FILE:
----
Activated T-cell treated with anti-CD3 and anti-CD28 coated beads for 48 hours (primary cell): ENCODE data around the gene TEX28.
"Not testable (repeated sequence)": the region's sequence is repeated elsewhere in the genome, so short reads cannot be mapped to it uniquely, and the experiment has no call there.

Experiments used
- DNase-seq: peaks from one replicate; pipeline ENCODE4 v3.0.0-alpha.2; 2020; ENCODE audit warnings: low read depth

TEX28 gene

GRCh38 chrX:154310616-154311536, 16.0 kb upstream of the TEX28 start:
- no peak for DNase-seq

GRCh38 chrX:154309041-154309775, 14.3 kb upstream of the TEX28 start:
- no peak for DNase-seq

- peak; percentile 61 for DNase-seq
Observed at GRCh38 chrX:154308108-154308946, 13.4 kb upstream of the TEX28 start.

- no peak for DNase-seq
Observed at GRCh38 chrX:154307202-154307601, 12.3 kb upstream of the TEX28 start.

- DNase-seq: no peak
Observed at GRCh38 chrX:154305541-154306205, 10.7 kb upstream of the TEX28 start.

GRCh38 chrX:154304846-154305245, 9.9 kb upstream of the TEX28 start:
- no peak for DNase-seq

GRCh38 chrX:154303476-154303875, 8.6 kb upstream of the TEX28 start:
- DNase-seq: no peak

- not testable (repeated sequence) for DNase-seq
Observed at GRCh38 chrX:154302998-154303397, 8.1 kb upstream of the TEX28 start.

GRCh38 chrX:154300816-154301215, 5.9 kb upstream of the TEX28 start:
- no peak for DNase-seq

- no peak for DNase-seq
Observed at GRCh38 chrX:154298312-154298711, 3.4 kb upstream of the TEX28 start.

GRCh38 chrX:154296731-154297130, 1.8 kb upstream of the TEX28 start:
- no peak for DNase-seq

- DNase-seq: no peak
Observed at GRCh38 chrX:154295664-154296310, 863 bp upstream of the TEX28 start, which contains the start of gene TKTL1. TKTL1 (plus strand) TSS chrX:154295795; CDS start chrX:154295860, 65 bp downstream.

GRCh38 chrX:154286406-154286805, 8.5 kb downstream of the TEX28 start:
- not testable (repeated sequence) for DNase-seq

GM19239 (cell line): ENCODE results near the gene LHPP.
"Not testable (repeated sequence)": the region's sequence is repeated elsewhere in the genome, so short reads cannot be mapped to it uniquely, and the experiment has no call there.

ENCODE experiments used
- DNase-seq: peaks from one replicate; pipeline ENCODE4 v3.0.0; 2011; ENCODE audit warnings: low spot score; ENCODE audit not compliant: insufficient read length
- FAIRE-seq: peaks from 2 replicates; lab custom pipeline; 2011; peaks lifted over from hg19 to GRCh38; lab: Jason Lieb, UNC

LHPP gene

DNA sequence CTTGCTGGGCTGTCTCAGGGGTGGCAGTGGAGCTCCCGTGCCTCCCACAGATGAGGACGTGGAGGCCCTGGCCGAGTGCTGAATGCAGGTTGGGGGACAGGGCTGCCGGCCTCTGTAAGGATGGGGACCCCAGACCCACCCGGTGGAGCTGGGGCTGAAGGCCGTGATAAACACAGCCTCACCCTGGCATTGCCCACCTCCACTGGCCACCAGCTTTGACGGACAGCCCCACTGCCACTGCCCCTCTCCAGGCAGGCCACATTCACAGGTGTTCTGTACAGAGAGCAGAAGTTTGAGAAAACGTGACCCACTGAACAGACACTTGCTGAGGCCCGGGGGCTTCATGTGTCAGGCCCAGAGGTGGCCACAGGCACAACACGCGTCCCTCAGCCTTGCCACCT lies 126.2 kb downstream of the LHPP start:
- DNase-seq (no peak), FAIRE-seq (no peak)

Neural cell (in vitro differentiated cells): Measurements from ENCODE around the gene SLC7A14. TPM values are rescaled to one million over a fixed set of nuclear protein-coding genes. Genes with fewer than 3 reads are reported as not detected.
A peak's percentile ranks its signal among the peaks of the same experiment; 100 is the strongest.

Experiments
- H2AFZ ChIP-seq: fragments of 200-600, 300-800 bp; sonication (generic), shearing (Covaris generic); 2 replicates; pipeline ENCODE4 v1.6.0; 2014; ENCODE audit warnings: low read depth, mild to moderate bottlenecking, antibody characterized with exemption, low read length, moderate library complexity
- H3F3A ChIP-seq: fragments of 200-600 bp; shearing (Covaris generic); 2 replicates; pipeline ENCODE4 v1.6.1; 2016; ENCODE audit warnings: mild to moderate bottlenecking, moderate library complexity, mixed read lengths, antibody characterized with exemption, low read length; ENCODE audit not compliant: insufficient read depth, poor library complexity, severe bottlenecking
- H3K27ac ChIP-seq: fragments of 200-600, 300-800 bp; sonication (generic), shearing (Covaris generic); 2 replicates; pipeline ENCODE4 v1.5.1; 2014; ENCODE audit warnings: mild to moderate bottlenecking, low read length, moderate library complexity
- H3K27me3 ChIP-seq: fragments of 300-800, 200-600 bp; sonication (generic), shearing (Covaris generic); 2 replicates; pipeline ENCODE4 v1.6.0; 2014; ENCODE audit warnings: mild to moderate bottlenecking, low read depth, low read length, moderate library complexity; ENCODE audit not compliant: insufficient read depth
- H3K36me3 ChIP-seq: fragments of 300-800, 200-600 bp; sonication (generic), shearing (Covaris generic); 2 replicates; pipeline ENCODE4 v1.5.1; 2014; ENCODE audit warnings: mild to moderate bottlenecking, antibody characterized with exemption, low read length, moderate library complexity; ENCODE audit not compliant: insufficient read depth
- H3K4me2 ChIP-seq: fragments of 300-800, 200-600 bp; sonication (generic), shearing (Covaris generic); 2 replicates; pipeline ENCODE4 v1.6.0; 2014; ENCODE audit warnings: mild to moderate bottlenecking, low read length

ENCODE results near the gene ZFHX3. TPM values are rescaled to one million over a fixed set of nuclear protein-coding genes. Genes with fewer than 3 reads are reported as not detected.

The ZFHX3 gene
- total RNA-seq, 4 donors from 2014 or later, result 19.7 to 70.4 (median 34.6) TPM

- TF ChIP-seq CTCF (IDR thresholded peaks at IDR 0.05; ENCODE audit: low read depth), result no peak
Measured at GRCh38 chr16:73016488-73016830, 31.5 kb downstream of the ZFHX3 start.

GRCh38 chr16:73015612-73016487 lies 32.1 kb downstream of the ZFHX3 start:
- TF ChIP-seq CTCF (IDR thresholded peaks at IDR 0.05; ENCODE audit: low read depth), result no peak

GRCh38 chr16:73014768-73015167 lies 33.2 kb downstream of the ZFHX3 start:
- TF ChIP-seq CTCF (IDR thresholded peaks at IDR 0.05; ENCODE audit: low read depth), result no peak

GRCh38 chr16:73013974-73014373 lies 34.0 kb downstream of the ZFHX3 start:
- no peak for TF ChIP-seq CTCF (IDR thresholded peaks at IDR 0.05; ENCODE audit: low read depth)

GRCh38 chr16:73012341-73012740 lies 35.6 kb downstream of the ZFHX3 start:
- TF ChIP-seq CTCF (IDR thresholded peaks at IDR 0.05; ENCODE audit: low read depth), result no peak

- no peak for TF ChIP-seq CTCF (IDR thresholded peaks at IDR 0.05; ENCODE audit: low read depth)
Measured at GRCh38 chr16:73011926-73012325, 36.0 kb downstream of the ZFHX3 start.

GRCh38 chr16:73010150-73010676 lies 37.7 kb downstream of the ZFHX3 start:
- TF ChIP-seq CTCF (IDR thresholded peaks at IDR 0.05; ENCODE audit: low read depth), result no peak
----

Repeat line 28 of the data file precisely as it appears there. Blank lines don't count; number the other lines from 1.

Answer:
- DNase-seq: no peak